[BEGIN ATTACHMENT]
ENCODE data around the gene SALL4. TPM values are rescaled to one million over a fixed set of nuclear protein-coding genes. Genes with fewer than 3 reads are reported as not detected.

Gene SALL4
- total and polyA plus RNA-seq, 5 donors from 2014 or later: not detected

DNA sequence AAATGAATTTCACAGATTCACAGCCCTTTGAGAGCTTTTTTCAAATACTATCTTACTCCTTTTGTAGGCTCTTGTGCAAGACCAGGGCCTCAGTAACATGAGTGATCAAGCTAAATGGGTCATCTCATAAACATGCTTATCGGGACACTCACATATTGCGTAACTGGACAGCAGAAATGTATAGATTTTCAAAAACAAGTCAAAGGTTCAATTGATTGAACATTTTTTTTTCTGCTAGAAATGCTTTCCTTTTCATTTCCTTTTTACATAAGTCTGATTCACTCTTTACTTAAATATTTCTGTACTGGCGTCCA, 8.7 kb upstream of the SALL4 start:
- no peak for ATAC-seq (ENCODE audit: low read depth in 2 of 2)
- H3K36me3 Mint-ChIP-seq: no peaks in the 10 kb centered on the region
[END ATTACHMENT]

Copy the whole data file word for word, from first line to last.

ENCODE data around the gene SALL4. TPM values are rescaled to one million over a fixed set of nuclear protein-coding genes. Genes with fewer than 3 reads are reported as not detected.

Gene SALL4
- total and polyA plus RNA-seq, 5 donors from 2014 or later: not detected

DNA sequence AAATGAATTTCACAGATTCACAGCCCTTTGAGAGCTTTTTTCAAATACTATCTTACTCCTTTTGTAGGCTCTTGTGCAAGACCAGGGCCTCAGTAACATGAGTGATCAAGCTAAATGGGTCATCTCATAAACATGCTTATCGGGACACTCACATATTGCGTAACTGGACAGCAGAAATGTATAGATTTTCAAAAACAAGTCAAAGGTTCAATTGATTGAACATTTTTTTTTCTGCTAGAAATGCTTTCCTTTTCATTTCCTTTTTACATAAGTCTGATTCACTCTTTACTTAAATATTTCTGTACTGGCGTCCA, 8.7 kb upstream of the SALL4 start:
- no peak for ATAC-seq (ENCODE audit: low read depth in 2 of 2)
- H3K36me3 Mint-ChIP-seq: no peaks in the 10 kb centered on the region